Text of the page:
venture dev orgs

How IPO’s can affect innovation, talent, and entrepreneurship

Initial public offerings (IPOs) can alleviate financing constraints and help support important activities such as operations, R&D, and expansion. Despite these perceived benefits, new research finds that the transition to public equity – and the financial windfalls that follow – prompt many of a company’s early innovators to depart the firm, which has impacts on both innovation internally and at other firms.  The departures of founders and early employees from post-exit startups presents challenges and opportunities for venture development and entrepreneurial support organizations.

3rd quarter exits for VDOs span industry sectors

Seventeen venture development organizations (VDOs) from across the country shared in the success from a baker’s dozen exits posted in Pitchbook during the third quarter of 2017.  Information tech companies lead the pack, but seven come from other sectors of the economy including life sciences, vehicle manufacturing, materials, polymers, robotics, and chemicals – demonstrating the important role VDOs may play in broadening innovation’s contributions to regional economies.

Snapshots of all 13, along with two more late Q2 deals, follow in SSTI’s third article looking at the economic development impacts of nonprofit and publicly-backed VDOs. The first two stories are available here (Q1:17) and here (Q2:17).

Regionally focused investors yielding more than ROI

An SSTI analysis of exits occurring during the second quarter by a number of venture development organizations reveals equity investment in innovation companies undertaken as strategic public-private partnerships for regional growth can yield more for their communities than just hitting the return on investment expectations of seed and traditional venture capital. The recent exits highlighted below reveal a variety of economic development impacts resulting from effective innovation investment strategies, including:

  • Increased competitiveness and growth of local firms through mergers and acquisition;
  • New market entry and new product lines for existing manufacturers;
  • Opportunities to broaden wealth generation among wider population;
  • Foreign direct investment and company relocation; and of course,
  • Wealth generation, tax revenues and job growth within the local community.

Note: this is SSTI’s second look at recent VDO exits; selected first quarter 2017 exits for VDOs are available here.  Second quarter highlights include:

Ohio Third Frontier reinvests in Dayton-, Toledo-based entrepreneurial support

The Ohio Third Frontier Commission (Third Frontier) has announced investments in entrepreneurial service providers (ESP’s) in the Dayton and Toledo regions. A new collaboration focused on health innovation will lead the initiative in Toledo, while an existing entrepreneurial center will lead programming in Dayton. Both regions had been among Ohio’s largest without a dedicated ESP.  The state also awarded funds for its first joint-university program at Cleveland State University and Kent State University, and for commercialization activities at Cincinnati Children’s Hospital.

Recent exits by VDOs nurturing innovation cycles

Billion dollar acquisitions and IPOs of young startups capture a lot of media attention, but they are not the norm for the market by any means. Exits do not need to be measured in the billions of dollars to have significant economic development benefit for the states and regions that make sustained investments into startup innovation firms. An SSTI analysis of the Pitchbook and Crunchbase investment databases reveals a number of recent exits by venture development organizations (VDOs) that may provide funding to re-invest in even more innovation-based startups in their regions.  Our analysis reveals that many of the acquired companies appear to be maintaining their local operations as they use the acquisition funds to scale.  Several examples from the past quarter alone demonstrate the value of the VDO approach to supporting regional prosperity.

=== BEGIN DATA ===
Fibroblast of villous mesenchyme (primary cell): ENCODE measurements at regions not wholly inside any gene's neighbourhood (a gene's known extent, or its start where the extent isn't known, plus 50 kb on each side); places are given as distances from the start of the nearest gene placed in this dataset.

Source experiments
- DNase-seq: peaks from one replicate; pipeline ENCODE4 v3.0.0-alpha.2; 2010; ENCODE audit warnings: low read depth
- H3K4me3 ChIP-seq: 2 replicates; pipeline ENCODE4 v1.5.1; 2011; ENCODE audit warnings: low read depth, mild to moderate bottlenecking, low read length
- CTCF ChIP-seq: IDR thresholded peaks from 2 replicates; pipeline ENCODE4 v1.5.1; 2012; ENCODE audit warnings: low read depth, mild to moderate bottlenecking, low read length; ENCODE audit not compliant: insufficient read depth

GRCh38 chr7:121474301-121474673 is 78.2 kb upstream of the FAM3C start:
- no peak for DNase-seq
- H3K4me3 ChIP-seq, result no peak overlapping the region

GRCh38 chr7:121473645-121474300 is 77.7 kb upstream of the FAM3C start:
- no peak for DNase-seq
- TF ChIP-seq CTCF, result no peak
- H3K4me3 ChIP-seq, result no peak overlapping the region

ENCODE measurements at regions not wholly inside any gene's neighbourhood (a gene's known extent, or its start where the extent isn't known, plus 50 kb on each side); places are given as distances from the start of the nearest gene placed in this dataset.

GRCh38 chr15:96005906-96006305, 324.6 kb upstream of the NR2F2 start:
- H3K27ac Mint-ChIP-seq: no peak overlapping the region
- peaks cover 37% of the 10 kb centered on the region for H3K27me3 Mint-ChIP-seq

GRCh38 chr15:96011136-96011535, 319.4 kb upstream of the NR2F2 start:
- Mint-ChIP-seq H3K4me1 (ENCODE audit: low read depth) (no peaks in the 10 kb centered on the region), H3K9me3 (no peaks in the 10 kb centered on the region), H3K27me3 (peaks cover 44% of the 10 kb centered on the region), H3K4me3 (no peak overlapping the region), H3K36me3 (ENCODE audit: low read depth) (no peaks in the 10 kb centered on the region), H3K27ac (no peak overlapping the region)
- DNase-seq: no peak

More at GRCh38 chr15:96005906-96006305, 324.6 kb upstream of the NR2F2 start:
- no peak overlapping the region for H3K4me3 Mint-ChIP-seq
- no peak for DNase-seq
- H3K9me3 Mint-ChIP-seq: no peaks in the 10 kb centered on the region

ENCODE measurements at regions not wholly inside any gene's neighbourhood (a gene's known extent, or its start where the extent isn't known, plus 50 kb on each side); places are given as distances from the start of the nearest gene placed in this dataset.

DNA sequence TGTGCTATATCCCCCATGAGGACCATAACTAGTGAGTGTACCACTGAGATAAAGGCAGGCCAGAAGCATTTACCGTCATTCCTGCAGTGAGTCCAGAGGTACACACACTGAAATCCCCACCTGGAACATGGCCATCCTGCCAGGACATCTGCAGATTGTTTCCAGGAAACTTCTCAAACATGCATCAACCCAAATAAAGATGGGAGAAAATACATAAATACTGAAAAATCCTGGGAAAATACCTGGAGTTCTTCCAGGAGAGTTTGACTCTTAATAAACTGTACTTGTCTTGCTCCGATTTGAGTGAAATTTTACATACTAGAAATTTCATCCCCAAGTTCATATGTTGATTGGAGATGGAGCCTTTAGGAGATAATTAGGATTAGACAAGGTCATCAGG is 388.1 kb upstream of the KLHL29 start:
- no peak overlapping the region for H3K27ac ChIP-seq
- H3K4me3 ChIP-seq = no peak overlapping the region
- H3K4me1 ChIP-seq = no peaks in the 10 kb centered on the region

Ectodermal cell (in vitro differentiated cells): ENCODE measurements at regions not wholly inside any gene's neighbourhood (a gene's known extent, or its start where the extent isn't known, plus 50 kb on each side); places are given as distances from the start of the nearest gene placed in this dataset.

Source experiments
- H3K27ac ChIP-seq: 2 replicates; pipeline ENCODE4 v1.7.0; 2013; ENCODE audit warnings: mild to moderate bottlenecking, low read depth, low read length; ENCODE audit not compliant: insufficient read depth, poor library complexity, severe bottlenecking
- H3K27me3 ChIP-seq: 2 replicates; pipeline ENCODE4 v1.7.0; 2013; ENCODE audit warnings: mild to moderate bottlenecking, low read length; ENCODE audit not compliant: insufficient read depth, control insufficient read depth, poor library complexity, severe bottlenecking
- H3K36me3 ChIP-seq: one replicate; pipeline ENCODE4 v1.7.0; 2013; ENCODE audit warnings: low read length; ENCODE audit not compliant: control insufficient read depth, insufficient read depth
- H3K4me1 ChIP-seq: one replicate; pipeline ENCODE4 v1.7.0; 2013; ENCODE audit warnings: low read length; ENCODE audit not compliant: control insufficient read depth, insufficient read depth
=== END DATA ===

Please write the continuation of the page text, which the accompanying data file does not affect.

New Developments in Capital: Strong Results Announced, New Funds Created

In the last month, major new developments have occurred in TBED capital programs. Launch Tennessee and Pittsburgh-based Innovation Works both announced positive findings about the growth of their startup investment ecosystems with $1 billion being raised by Tennessee startups from 2012 to early 2016 and over $279 million invested in Pittsburgh startups in 2015. Meanwhile in Ohio, both Youngstown-based and Cincy-based startups will see an influx of capital, while a new $150 million fund focused on stem cell companies and regions has been launched.

Greater Cleveland Partnership Announces Investment in New $20M JumpStart Fund

To support the growth of Northeast Ohio’s entrepreneurial ecosystem, The Greater Cleveland Partnership (GCP) announced a limited-partner investment in JumpStart's new for-profit $20M venture capital fund. Co-investing alongside other VCs and private-sector investors, the JumpStart NEXT Fund will invest in Ohio-based companies that need to raise $2 million to $8 million in private capital to continue their growth.

Jumpstart Reports $36M Economic Impact for Northeast OH in 2012

A recent report by Cleveland State University's Levin College of Urban Affairs details the economic impact of companies supported by JumpStart Inc. and the North Coast Angel Fund in the 2012 calendar year. The 127 companies included in the study created 2,140 jobs in Ohio (1,652 in Northeast Ohio), generated $269.7 million in economic benefits for the state, and produced $35.5 million in federal, state, and local taxes. Those studied included 63 "portfolio companies" that received technical and funding assistance and 64 "client companies" that received only technical assistance. Read the report...


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